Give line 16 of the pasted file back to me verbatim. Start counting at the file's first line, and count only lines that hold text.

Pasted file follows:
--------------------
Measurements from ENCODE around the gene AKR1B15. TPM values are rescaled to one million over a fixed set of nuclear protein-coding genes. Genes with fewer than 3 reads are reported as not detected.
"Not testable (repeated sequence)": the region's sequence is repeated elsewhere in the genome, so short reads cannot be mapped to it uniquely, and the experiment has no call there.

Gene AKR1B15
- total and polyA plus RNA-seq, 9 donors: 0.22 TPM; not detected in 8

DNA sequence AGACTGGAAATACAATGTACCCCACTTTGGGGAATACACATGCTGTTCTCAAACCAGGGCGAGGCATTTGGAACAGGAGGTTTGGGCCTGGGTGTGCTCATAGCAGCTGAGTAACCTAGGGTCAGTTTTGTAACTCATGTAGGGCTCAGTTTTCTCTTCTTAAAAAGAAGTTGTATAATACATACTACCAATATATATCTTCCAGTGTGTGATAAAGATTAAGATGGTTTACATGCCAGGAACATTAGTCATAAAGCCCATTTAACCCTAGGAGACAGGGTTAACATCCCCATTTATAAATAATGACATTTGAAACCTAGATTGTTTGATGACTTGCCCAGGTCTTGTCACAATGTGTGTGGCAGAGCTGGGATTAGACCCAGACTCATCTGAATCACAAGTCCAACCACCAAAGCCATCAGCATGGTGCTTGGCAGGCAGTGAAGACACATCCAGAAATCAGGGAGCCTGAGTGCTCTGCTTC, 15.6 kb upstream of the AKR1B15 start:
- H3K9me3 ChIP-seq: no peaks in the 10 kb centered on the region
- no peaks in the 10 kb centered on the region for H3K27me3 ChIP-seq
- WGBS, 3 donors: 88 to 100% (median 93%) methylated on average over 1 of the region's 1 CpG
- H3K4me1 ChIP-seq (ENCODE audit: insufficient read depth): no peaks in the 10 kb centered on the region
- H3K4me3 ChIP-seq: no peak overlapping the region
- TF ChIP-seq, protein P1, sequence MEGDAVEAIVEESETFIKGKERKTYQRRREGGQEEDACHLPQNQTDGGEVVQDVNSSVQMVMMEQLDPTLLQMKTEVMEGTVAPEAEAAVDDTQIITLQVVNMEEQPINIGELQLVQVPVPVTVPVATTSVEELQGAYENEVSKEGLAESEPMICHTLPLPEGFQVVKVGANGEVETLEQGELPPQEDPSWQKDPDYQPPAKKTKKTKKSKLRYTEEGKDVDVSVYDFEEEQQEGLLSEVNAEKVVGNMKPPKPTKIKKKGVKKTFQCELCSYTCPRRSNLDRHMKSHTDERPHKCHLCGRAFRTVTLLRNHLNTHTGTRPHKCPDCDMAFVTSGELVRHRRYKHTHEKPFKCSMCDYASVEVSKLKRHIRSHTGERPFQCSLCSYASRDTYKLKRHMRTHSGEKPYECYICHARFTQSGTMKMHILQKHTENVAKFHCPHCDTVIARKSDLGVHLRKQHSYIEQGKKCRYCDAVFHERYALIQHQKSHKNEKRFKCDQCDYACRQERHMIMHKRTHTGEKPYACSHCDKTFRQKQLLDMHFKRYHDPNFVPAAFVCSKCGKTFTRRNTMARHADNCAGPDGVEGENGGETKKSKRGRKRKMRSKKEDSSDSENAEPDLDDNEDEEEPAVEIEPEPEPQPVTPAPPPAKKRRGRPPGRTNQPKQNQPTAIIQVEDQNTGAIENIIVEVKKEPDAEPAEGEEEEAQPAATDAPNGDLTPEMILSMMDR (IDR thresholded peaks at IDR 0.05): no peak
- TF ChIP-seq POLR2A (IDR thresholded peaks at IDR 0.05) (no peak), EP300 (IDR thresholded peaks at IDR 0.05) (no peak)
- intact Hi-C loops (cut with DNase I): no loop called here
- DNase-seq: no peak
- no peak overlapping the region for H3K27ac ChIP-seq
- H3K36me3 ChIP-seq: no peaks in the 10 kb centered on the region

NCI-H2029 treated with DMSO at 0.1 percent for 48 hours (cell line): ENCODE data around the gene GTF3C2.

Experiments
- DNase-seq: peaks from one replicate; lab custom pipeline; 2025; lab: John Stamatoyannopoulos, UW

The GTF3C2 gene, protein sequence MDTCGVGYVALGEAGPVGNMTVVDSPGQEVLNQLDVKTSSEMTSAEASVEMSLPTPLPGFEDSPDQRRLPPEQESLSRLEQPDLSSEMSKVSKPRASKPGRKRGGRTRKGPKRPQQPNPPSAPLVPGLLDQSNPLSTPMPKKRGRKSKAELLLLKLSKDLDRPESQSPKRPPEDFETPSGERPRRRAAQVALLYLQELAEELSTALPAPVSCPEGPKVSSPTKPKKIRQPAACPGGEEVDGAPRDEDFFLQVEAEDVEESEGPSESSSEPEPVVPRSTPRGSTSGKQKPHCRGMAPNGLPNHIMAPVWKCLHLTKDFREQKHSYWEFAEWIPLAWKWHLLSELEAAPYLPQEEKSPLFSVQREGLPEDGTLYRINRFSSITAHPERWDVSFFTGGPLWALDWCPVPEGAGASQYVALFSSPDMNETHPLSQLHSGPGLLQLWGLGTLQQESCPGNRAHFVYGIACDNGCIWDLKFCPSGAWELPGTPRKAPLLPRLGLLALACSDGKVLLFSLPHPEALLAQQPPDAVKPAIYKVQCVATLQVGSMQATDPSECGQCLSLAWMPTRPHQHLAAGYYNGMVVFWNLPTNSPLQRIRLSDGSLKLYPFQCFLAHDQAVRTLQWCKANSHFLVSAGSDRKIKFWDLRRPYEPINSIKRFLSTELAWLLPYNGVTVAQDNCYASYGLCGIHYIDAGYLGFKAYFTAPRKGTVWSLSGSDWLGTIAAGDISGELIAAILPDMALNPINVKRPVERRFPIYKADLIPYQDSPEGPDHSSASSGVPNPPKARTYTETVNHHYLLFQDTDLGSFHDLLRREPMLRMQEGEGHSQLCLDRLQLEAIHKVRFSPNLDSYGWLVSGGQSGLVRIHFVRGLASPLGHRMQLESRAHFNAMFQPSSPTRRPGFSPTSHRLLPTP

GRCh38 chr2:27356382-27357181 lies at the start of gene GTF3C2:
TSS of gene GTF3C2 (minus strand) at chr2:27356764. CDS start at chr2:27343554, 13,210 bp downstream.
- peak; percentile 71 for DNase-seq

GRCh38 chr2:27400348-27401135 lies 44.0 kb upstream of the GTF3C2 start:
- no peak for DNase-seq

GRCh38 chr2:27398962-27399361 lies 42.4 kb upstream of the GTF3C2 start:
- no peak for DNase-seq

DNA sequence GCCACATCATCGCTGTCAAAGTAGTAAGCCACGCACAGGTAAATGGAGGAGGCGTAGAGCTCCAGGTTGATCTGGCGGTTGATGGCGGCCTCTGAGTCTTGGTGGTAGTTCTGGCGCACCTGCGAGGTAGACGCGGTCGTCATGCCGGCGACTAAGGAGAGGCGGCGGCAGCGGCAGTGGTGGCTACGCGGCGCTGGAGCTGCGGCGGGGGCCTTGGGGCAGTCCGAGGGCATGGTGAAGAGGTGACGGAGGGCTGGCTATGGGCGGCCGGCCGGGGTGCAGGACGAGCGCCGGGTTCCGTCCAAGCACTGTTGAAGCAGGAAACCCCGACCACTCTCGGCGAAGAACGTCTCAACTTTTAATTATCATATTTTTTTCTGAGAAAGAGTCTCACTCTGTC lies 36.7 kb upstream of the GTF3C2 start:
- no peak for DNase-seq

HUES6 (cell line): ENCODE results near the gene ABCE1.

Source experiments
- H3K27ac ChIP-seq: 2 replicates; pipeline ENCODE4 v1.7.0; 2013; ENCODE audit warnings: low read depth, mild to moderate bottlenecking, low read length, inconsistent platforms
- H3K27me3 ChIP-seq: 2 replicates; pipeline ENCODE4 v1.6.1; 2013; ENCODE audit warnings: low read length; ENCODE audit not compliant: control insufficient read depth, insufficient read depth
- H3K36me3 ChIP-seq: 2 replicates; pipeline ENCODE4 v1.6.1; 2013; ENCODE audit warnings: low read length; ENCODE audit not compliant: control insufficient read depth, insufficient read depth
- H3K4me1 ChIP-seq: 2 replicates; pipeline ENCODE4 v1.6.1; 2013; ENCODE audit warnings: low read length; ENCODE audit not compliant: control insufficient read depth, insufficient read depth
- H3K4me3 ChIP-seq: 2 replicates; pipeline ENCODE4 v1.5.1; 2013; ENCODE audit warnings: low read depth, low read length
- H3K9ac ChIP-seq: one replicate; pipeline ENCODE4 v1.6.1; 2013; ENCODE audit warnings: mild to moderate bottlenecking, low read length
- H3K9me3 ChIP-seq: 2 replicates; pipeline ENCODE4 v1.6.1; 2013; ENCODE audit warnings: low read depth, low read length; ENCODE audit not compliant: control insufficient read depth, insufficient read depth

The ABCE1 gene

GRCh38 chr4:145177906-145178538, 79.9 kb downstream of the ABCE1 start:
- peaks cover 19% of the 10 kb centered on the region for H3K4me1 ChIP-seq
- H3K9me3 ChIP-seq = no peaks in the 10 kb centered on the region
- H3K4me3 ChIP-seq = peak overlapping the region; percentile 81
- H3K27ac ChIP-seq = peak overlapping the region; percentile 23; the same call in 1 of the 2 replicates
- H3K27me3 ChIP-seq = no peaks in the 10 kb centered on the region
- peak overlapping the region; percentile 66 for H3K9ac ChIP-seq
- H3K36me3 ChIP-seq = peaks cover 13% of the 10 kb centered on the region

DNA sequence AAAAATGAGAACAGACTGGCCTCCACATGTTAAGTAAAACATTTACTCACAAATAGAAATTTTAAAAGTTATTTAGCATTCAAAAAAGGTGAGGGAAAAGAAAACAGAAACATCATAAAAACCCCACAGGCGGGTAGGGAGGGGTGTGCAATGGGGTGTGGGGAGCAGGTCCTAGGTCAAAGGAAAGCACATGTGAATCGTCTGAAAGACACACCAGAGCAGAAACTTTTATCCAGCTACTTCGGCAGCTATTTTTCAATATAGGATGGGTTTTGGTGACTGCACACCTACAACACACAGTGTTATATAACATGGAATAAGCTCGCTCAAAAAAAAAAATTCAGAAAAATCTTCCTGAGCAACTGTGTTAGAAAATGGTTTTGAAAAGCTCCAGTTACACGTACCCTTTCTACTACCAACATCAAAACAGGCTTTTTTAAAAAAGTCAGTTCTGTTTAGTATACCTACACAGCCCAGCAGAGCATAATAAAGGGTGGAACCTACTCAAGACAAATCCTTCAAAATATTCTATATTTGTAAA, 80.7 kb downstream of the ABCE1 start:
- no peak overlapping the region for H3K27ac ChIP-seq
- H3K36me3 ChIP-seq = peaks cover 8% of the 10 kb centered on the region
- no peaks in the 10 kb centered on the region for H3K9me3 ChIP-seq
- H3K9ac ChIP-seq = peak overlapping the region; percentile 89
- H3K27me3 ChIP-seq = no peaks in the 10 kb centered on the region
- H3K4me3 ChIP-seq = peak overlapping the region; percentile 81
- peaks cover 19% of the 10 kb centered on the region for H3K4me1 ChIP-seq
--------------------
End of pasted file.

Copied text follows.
- H3K36me3 ChIP-seq: no peaks in the 10 kb centered on the region